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What is Critical Thinking?

Updated: Aug 14, 2021

Critical thinking is the analysis of facts to form a judgment [1]. To elaborate, critical thinking is to examine every piece of fact and/or evidence that is available BEFORE you make a decision about a topic. We, as humans, have a very hard time of practicing it on a daily basis. It takes PRACTICE and DISCIPLINE. The hardest part of critical thinking is taking the emotions out of the decision you make based on the facts you have evaluated. 


        Critical thinking is self-directed, self-disciplined, self-monitored, and self-corrective thinking [2]. This means, you also need to develop those skills as part of critical thinking. Here are the definitions:

  • Self-directed:  A process in which individuals take the initiative, with or without the help of others, in diagnosing their learning needs, formulating learning goals, identifying human and material resources for learning, choosing and implementing appropriate learning strategies, and evaluating learning outcomes [3].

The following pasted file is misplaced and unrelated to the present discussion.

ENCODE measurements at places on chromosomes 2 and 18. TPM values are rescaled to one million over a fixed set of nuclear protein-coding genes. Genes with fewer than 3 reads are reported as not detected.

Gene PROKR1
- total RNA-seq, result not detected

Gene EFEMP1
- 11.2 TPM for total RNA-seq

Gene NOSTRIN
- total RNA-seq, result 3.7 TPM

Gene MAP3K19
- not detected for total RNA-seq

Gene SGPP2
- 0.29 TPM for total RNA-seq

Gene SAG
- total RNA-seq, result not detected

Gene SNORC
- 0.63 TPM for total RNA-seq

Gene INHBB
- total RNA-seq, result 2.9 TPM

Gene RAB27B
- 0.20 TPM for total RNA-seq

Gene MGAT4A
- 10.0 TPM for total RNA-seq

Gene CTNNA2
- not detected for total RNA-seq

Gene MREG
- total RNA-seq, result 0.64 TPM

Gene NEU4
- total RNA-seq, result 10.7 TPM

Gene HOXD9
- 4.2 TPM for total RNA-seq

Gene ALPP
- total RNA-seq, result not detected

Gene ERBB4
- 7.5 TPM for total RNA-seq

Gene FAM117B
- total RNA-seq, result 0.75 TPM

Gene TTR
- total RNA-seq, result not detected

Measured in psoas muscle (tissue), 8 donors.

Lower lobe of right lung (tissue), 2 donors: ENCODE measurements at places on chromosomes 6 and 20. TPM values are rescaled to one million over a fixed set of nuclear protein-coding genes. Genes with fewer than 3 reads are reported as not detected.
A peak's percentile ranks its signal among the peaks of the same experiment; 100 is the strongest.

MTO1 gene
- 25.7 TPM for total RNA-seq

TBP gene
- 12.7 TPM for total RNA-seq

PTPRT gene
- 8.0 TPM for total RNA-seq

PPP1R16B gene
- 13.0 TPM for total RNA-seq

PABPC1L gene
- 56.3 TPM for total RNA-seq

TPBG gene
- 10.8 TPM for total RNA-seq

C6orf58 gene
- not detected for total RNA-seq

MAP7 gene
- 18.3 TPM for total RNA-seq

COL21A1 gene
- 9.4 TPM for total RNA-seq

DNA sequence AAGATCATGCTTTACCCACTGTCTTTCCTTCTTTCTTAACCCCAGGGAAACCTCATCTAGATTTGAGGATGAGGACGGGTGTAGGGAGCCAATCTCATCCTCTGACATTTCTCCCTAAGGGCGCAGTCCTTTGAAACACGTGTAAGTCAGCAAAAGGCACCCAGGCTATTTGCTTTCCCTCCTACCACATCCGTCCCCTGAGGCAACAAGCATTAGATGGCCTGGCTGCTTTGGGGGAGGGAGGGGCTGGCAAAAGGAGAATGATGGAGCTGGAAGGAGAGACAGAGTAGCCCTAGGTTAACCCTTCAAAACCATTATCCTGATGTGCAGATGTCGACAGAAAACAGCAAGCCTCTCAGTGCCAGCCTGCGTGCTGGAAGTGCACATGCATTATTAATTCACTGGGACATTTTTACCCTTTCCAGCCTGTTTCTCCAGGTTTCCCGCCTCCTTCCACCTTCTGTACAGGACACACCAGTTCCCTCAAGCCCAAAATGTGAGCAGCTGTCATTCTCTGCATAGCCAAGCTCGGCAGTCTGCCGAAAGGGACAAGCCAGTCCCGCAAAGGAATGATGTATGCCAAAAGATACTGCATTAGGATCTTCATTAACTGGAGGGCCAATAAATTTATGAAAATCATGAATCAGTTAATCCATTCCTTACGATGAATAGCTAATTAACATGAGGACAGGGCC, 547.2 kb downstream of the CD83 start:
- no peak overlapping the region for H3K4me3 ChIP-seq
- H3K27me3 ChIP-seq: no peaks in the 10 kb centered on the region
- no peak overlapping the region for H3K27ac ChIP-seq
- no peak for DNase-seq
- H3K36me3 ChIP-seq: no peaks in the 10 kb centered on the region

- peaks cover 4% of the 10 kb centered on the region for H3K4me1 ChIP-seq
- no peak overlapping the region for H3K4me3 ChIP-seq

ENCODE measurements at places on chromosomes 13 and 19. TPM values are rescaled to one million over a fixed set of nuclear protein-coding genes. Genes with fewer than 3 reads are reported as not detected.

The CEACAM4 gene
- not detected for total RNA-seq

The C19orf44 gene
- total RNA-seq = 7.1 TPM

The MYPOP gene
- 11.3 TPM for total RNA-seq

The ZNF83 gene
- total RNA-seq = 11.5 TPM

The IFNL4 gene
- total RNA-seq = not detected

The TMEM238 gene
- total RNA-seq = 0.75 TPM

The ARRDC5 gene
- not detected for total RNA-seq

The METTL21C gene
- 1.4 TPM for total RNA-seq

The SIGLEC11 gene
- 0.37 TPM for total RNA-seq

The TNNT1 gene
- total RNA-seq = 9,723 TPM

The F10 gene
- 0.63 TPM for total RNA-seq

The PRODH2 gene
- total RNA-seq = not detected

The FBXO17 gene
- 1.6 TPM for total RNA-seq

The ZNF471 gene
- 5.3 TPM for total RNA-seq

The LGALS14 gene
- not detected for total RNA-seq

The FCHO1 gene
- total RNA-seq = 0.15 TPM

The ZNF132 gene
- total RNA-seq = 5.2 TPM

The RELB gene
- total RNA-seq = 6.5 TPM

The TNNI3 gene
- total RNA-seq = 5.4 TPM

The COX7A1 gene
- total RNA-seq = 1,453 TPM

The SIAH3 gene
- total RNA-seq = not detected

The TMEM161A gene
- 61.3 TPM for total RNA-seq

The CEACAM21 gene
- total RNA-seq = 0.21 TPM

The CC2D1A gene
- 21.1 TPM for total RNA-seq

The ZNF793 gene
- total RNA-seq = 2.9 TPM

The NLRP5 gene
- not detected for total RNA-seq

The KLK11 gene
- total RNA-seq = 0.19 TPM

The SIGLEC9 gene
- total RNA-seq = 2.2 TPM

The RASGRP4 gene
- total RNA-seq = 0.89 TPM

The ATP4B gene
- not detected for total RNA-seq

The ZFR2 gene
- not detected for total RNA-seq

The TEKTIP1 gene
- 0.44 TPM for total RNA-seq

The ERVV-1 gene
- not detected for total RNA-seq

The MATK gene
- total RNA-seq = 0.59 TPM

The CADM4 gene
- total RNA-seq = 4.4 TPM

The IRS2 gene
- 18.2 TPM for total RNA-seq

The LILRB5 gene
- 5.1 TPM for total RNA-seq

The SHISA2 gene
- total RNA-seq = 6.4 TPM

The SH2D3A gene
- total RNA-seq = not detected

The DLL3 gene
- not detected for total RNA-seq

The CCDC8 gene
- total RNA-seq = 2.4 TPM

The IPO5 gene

• Self-disciplined: The ability to control one's feelings and overcome one's weaknesses; the ability to pursue what one thinks is right despite temptations to abandon it.

  • Self- monitored: The ability to both observe and evaluate one's behavior.

  • Self-corrective thinking: The ability to change your mind from the original (many times emotional) judgement.

Why do you need to learn this?

Critical thinking is individual thinking. Almost every historical leader have shown signs of critical thinking. Before we go into the subject of Civics/History, we need this foundation. According to a survey from Payscale, 60% of college GRADUATES do not have critical thinking skills and that is a major problem. Therefore, this skill is something that will be valued in ANY career you choose! [5]


[1] Edward M. Glaser. "Defining Critical Thinking". The International Center for the Assessment of Higher Order Thinking (ICAT, US)/Critical Thinking Community. Retrieved 22 March 2017.

[2] Clarke, John (2019). Critical Dialogues: Thinking Together in Turbulent Times. Bristol: Policy Press. p. 6. ISBN 978-1-4473-5097-2.

[3] Knowles, M. (1975) , New York: Cambridge Books.

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